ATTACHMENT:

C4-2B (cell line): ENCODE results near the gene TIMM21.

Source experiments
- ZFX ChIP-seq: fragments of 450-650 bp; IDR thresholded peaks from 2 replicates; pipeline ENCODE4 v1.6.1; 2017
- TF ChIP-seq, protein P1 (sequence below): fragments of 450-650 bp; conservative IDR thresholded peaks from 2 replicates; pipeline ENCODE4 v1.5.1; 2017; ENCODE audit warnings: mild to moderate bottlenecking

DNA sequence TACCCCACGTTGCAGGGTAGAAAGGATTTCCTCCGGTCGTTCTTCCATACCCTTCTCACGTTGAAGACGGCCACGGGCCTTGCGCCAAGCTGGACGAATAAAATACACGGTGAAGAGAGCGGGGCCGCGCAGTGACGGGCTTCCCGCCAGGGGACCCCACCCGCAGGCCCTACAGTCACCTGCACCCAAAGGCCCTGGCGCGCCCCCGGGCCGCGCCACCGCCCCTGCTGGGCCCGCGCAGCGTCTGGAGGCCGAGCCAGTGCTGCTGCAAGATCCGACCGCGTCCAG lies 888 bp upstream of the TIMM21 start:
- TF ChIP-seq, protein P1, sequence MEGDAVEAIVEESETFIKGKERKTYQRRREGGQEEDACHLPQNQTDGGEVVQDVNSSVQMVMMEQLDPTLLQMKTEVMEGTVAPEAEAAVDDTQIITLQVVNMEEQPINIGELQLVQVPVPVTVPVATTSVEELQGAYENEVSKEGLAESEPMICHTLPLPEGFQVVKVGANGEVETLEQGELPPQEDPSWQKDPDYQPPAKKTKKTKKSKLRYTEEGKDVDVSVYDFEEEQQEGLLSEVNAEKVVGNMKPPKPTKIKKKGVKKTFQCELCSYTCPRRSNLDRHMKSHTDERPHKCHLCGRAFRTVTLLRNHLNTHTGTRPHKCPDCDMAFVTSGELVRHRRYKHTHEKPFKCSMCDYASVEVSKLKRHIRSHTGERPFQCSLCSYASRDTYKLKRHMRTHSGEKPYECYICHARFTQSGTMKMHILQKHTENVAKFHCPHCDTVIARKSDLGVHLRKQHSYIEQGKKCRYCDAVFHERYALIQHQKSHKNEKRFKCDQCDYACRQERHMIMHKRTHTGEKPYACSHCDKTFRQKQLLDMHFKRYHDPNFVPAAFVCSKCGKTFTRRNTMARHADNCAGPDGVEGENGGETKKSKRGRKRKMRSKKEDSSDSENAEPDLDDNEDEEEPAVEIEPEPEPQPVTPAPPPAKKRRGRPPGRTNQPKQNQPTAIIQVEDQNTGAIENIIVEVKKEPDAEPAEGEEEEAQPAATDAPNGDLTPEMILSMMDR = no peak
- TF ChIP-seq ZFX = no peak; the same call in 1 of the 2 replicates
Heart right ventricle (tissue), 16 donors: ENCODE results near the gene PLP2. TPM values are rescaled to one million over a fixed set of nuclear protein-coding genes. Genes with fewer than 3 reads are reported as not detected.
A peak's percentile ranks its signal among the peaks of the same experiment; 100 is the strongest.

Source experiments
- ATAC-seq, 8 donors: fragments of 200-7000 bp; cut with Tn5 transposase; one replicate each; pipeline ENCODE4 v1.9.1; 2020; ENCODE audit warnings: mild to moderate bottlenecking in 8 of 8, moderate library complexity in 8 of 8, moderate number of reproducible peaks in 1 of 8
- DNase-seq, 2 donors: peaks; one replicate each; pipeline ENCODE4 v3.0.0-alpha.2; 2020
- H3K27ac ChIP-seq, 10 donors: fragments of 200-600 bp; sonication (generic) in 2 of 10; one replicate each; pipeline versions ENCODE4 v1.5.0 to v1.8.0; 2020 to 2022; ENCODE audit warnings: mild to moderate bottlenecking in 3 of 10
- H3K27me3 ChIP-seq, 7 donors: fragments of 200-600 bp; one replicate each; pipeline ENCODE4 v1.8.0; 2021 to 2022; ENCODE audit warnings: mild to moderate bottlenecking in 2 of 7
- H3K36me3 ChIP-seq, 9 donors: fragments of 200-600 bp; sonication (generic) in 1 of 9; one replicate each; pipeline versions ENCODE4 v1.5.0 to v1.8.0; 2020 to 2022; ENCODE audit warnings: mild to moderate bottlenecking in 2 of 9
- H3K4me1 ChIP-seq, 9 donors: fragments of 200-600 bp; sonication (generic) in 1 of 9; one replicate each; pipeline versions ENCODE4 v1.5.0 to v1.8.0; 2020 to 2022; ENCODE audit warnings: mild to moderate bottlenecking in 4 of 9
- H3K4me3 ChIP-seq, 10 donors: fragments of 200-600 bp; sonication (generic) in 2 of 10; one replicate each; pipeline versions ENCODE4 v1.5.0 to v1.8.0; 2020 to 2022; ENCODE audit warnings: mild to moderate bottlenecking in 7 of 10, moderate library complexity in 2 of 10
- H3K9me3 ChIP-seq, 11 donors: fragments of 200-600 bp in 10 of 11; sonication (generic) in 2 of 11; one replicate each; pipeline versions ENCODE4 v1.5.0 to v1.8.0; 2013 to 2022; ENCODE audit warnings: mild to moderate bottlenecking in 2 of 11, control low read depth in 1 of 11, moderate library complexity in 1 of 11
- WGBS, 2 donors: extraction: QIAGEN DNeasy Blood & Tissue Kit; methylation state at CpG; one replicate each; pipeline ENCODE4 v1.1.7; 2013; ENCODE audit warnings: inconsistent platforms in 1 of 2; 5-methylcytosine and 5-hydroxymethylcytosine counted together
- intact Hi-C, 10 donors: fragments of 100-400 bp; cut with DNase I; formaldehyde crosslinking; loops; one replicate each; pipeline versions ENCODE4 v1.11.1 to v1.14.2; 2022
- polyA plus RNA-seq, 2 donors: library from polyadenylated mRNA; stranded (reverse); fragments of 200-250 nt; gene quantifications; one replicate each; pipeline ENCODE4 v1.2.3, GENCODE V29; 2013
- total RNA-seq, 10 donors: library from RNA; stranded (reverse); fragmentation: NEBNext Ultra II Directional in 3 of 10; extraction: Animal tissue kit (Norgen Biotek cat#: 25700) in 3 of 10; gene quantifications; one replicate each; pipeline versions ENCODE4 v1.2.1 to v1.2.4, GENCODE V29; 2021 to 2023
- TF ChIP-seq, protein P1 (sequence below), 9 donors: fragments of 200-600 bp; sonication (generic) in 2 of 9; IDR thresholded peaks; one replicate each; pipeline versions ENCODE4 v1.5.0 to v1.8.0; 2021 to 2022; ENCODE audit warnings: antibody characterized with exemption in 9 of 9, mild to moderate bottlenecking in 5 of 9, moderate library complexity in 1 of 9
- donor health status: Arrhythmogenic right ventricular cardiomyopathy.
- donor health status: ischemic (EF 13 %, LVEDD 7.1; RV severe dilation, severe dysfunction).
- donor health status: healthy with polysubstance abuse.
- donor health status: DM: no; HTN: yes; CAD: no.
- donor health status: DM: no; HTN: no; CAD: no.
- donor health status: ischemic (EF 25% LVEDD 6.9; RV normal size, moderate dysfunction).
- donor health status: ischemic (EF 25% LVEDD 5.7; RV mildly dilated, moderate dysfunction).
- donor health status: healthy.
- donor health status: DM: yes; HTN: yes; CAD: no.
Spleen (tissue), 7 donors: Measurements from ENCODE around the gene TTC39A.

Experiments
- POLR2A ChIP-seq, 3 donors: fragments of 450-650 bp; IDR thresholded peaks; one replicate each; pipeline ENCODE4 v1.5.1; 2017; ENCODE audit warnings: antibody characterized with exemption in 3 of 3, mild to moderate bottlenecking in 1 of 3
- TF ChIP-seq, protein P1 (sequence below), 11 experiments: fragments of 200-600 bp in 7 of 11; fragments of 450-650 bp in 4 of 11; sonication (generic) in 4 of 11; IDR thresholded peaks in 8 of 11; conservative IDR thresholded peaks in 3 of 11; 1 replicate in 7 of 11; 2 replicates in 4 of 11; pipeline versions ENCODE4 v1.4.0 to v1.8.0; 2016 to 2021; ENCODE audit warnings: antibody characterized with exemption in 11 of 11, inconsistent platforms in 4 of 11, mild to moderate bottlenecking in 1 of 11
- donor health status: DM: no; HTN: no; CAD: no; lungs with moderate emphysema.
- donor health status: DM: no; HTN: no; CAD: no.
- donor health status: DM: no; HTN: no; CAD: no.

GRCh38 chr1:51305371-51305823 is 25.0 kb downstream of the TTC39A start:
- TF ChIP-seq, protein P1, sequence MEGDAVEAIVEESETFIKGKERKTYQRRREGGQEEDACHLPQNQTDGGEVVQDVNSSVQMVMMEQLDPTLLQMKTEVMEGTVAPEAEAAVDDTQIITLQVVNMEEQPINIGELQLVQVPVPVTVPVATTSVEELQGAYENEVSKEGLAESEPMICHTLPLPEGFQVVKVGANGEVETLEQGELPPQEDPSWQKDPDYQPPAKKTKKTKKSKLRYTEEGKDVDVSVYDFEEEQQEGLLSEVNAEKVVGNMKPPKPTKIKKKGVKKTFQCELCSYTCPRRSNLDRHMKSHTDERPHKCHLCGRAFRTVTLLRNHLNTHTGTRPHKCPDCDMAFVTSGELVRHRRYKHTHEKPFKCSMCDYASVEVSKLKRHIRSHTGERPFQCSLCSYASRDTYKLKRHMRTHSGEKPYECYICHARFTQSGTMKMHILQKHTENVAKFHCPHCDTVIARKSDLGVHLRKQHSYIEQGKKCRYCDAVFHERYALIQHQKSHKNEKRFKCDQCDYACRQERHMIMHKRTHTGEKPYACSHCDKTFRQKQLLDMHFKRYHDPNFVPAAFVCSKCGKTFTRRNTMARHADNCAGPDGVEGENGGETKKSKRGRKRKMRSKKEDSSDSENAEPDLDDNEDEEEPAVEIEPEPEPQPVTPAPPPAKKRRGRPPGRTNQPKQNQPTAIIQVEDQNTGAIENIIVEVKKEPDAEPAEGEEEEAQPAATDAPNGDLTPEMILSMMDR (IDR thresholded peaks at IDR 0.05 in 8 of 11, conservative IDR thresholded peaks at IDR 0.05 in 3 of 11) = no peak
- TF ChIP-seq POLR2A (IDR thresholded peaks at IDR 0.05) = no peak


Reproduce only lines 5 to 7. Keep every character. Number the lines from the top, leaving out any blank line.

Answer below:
DNA sequence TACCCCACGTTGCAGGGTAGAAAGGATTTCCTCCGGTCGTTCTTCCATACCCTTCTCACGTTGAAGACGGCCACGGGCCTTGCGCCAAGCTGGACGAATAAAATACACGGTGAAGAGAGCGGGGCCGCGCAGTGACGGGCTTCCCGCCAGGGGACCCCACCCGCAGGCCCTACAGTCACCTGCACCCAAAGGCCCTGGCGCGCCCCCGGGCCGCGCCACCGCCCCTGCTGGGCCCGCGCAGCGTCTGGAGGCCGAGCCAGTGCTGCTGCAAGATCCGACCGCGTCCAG lies 888 bp upstream of the TIMM21 start:
- TF ChIP-seq, protein P1, sequence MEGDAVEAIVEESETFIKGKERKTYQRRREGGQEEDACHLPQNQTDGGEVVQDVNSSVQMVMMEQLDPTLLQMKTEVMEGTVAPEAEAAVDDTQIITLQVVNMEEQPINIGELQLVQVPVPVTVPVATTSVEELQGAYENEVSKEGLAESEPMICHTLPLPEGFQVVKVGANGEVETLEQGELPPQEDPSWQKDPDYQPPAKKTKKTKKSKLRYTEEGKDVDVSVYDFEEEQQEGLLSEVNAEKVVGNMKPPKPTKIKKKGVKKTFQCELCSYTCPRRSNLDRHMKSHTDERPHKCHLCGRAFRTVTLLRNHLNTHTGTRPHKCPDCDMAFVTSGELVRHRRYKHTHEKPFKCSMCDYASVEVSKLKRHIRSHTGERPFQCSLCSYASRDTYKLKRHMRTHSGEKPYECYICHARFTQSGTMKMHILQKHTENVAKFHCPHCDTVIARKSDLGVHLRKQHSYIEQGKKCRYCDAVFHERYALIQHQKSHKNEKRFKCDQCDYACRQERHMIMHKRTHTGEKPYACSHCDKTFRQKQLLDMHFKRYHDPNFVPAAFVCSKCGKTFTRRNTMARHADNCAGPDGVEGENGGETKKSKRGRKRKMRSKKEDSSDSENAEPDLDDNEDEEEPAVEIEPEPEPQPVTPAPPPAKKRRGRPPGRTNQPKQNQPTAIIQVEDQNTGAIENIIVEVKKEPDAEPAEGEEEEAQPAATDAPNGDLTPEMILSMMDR = no peak
- TF ChIP-seq ZFX = no peak; the same call in 1 of the 2 replicates